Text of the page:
Fuel EfficiencyUnderstanding the impetus behind the Mustang MPG requires a little bit of history about the 1973 oil crisis. From 1973 to 1975 the price of gas more than quadrupled to over $12 a barrel. Consumers who were used to cheap oil soon found themselves looking for more economical alternatives to the gas-guzzling cars of the ‘60s. The Mustang MPG earned its efficiency, delivering an EPA-estimated 23 mpg in the city and 34 mpg on the highway.
To highlight these impressive stats, Ford ran a major ad campaign positioning the Mustang II against imported econoboxes such as the VW Beetle, Toyota Corona and Datsun 710. Unlike its old competitors in the pony car class, such as the Camaro and Challenger — both of which were struggling sales-wise — the Mustang II was actually thriving and sold briskly throughout the ‘70s.
A Sales SuccessMany of those who continue to hold a negative impression of the Mustang II fail to realize that, at the time, it was also a major critical success. Named Motor Trend’s Car of the Year in 1973, the popularity of the Mustang II was essential to keeping the classic pony car alive during the ‘70s. In 1975, with the introduction of the MPG package, the Mustang II had its best year yet, selling almost 200,000 units. Clearly, despite the protests of those who missed its muscle car heyday, Ford was on to something.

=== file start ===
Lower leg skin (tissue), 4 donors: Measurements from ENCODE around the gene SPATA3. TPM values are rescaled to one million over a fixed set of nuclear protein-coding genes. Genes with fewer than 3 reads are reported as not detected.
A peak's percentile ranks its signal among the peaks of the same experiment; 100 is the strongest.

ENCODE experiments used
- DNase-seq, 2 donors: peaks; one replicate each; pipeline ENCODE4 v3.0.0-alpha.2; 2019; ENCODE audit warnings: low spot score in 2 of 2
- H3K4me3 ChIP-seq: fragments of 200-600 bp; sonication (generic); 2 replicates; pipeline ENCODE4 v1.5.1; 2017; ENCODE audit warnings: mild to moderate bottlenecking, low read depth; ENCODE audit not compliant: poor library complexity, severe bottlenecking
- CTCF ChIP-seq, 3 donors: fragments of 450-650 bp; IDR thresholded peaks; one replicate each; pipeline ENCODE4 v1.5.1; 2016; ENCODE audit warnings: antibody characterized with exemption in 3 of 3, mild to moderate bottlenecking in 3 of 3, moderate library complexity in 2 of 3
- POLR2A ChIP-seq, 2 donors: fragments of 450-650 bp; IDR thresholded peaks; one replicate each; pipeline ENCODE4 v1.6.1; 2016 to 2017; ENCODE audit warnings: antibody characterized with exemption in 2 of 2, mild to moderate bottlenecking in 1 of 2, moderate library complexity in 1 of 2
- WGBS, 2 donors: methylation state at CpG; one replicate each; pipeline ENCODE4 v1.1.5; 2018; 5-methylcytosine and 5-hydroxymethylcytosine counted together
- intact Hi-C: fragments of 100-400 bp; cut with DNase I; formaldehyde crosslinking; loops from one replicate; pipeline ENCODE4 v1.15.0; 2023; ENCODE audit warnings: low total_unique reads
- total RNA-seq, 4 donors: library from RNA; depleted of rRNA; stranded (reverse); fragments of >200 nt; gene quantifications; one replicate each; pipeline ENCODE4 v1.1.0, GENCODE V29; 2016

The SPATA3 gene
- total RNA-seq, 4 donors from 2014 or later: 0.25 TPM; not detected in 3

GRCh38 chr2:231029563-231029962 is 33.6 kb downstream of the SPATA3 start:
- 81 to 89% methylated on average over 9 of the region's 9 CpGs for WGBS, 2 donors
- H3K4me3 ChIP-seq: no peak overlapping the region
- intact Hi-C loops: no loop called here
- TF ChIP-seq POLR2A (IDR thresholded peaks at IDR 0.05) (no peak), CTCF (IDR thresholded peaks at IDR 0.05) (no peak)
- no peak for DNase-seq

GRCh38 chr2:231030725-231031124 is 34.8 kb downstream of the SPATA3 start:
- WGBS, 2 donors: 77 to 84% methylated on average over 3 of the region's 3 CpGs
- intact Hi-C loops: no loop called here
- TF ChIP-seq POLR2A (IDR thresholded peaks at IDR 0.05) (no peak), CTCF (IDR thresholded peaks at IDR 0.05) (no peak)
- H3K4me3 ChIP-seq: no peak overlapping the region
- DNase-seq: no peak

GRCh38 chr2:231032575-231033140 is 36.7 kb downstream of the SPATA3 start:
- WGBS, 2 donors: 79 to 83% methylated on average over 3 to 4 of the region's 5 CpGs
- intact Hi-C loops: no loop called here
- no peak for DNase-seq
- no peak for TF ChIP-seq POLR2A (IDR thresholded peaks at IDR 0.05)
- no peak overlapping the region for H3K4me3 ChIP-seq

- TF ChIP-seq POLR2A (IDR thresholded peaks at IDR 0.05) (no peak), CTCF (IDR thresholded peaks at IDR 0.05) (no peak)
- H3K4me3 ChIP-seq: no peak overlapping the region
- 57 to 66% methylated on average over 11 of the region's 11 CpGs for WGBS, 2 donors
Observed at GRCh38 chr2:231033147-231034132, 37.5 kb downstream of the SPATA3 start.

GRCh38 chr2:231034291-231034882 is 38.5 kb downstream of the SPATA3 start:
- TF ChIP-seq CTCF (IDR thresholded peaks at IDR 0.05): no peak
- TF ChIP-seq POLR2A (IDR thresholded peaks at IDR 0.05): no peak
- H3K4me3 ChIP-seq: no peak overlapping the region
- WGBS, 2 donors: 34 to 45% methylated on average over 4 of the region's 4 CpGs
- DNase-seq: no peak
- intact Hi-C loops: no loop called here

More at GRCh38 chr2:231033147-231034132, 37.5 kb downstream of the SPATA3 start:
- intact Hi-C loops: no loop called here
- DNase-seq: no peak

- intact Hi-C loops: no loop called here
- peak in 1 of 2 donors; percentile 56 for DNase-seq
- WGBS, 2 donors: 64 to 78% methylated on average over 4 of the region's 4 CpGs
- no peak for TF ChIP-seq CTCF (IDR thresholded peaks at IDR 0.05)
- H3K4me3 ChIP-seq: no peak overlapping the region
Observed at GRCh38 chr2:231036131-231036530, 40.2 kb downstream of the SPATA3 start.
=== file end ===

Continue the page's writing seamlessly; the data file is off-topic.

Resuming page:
Although the Mustang II and, in particular, the four-cylinder MPG package may never be a collector’s favorite, it remains an important part of the brand’s history and overall success.